The Wellington and the Wanganui Harbour Boards are the governing bodies which control the two principal ports, the members being elected, nominated, or ex-officio. The port of Foxton is under the management of the Marine Board which appoints the harbour-master.
The Licensing Districts are co-extensive with the Electoral Districts and the electoral rolls are available for the purposes of the triennial elections of committees and for local option polls, which are also taken every third year shortly after the committees are elected. The nearest resident Stipendiary Magistrate sits as chairman ex-officio of the several Licensing Committees.
Capital provision is made for the care of the sick, and for the relief of those who may suffer injury. The hospitals of Wellington, Wanganui, Palmerston North, and Masterton are managed by the Hospital and Charitable Aid Boards of the respective districts, page 201 which also undertake the relief of the poor. The Lunatic Asylum at Wellington is presided over by a duly qualified medical superintendent appointed by the Government.
There are two prisons in the Wellington provincial district, viz., those of Wellington and Wanganui. A new prison, which is a monument testifying to the industry of the prisoners by whom it is being built, has been partially completed at Mount Cook, Wellington. It is a conspicuous, if not a handsome, structure, and may be seen from most parts of the Capital City. It is said, however that a much better use could be made of such a noble site, and it is possible that in the near future some alterations may be made whereby the site can be utilised for University purposes.
Her Majesty's Customs are collected at the Customhouse in Wellington and Wanganui, where resident collectors are in charge A Government officer is in charge at the port of Foxton, assisted by a harbour-master. The Stamp Department is administered by Deputy Commissioners resident in Wellington and Wanganui. A Commissioner of Crown Lands, assisted by competent officials, controls the Land and Survey Department. There is a Waste Lands Board for the Wellington Land District, which is co-extensive with the provincial district. The Commissioner is Chairman of this Board, the members being representative men possessing local knowledge, selected from various parts of the district. All deeds for the conveyance of land within the provincial district may be registered at the Land Transfer and Deeds Registry Office in Wellington, where a Registrar is in charge.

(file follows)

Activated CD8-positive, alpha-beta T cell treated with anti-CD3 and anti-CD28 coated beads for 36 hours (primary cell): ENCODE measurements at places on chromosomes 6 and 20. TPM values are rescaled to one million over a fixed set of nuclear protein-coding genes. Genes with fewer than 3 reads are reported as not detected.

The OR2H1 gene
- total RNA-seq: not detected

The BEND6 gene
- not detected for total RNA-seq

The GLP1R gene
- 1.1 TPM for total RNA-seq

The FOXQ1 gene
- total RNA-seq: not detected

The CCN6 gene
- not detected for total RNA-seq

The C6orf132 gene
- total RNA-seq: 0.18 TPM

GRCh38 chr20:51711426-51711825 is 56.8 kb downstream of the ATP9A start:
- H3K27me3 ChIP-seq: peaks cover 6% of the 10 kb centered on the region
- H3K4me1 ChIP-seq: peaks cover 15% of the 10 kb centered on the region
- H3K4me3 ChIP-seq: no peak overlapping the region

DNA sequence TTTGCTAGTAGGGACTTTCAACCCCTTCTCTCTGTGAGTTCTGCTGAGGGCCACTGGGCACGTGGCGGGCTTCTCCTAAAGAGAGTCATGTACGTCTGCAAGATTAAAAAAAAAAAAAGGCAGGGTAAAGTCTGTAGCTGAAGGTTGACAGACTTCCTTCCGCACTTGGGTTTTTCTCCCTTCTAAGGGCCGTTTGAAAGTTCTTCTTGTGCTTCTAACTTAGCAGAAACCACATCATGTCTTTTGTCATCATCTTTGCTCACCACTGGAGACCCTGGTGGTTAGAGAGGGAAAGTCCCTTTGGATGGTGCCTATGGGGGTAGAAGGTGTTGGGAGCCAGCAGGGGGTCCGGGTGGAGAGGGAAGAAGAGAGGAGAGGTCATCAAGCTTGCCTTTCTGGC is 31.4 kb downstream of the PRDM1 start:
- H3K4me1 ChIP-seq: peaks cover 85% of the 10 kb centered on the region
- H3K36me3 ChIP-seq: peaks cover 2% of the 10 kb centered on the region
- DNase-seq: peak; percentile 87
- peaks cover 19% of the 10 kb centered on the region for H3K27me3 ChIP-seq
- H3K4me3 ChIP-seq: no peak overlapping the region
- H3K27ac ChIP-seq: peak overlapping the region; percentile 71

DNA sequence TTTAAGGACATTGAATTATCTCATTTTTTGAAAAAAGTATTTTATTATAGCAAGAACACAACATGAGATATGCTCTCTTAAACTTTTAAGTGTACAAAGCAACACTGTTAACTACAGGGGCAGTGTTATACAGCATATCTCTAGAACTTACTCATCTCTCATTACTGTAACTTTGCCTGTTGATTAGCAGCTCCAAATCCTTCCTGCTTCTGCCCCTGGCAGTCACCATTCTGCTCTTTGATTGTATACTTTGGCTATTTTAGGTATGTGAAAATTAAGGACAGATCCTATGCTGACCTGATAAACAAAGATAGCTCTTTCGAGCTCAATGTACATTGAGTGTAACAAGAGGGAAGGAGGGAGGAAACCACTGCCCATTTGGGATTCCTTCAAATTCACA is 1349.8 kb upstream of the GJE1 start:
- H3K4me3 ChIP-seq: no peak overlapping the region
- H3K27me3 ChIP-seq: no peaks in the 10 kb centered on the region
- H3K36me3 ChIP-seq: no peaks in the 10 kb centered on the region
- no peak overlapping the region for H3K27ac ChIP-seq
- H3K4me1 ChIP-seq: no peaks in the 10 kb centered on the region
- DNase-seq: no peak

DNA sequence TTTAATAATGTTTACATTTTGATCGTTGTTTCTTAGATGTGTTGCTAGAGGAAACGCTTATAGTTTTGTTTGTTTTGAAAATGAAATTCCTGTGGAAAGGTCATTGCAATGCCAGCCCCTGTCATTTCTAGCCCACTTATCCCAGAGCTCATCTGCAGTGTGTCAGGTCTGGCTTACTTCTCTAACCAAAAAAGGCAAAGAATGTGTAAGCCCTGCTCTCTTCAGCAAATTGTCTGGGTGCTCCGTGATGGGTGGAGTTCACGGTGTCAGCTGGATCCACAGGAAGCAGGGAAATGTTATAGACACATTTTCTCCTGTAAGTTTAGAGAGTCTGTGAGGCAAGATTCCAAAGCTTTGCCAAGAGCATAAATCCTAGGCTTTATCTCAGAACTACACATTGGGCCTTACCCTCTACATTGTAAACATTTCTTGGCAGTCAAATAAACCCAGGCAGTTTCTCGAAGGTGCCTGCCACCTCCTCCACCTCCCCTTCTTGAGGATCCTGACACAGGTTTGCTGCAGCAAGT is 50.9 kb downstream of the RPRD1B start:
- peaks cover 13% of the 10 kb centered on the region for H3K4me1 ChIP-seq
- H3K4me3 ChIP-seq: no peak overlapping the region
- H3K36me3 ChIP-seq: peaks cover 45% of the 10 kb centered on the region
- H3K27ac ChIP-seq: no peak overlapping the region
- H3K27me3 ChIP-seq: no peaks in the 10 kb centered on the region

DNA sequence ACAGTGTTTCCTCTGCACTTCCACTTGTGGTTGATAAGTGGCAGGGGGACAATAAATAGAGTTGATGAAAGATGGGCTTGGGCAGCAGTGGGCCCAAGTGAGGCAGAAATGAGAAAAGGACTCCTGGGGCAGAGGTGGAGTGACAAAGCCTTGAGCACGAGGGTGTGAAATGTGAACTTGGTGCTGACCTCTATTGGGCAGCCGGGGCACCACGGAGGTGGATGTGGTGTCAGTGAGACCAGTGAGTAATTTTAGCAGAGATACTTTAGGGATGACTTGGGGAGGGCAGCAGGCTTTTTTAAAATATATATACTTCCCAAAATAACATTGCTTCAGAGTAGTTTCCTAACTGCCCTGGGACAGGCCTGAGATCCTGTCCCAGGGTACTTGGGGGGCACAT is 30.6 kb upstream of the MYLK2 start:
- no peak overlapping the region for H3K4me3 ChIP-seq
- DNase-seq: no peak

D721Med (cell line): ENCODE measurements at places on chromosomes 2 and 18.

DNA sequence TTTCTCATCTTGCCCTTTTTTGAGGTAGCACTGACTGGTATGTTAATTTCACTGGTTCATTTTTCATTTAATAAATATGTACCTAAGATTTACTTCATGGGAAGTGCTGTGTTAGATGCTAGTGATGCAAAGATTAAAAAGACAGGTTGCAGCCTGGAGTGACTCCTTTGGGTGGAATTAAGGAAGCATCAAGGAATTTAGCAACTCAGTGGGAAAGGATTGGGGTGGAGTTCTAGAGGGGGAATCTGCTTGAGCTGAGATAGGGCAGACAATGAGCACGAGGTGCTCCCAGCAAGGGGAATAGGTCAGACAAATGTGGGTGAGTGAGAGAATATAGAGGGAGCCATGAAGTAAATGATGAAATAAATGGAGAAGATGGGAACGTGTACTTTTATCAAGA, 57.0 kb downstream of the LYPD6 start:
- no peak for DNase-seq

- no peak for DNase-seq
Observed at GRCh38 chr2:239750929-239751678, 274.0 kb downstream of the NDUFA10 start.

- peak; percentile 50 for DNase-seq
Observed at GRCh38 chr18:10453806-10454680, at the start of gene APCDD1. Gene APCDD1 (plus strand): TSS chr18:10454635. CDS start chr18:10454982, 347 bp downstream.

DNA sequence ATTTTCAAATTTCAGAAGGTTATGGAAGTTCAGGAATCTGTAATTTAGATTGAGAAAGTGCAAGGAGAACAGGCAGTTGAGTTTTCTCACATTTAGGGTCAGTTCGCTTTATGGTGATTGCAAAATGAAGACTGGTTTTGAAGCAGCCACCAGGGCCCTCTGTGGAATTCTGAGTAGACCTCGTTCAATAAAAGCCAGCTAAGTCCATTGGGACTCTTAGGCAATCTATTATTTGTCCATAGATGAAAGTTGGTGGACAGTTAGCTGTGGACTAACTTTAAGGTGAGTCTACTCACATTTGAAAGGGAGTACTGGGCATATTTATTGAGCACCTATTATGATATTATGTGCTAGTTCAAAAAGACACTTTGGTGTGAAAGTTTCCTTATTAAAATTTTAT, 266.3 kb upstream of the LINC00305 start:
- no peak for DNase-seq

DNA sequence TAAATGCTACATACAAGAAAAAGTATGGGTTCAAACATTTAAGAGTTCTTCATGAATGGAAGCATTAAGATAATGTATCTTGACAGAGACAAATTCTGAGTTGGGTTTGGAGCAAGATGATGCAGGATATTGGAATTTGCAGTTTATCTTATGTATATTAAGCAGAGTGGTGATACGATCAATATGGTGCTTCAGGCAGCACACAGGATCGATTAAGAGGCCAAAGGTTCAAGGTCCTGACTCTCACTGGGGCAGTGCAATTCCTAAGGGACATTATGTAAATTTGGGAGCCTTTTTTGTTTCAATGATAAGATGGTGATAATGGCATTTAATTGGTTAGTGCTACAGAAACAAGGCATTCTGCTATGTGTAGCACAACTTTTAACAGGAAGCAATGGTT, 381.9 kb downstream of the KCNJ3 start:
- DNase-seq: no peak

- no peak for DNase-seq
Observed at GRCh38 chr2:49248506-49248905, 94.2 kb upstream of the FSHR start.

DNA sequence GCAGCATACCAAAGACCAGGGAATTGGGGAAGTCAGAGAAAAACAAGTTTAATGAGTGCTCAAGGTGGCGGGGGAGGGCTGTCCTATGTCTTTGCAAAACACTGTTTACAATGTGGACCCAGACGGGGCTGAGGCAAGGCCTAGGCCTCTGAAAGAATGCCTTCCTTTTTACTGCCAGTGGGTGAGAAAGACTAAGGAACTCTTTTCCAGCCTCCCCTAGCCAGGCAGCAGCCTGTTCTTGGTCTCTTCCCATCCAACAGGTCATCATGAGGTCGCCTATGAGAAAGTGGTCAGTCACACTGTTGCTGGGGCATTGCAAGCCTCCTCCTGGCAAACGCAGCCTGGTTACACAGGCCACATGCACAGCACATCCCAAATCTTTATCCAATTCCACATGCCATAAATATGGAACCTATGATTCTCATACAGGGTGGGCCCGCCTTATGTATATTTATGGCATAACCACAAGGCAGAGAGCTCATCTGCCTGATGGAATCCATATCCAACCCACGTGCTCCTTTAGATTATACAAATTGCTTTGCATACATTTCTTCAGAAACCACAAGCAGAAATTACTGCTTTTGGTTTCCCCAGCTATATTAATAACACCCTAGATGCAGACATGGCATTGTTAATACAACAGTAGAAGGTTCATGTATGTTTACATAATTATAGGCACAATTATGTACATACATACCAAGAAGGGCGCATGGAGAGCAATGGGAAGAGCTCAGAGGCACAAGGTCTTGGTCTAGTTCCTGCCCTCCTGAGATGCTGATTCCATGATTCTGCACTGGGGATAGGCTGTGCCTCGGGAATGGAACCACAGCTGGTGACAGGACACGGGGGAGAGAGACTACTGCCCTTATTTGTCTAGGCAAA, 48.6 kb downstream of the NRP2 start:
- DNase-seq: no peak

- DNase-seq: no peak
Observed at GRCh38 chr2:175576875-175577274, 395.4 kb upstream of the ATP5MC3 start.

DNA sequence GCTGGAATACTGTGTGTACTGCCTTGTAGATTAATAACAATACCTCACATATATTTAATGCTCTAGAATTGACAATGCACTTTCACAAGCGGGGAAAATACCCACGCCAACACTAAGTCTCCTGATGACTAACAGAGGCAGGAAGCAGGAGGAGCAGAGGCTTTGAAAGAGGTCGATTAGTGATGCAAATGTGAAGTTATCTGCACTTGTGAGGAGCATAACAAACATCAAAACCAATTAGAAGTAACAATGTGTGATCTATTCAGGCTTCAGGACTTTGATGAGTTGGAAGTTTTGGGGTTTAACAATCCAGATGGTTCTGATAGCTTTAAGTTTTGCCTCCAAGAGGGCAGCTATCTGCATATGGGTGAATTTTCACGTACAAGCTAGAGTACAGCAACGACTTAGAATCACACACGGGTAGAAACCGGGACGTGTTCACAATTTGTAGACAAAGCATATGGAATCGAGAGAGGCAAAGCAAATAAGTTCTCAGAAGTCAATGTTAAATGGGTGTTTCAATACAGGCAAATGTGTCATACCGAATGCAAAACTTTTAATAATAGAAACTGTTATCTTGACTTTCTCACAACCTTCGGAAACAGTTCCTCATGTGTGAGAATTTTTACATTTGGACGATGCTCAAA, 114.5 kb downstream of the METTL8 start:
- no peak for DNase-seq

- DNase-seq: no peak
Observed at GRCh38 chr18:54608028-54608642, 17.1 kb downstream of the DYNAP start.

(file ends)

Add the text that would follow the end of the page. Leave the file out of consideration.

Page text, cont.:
The Military and Naval Forces consist of the Permanent Militia and the auxiliary forces of volunteers. A battery of the Artillery and a Torpedo Corps constitute the former, and take charge of all guns and ammunition, torpedo-boats and steam-launches. There are a considerable number of volunteer companies, such as cavalry, mounted rifles, naval artillery, field artillery, engineer, rifle and cadet corps, formed in the district, and these constitute the auxiliary forces.page 203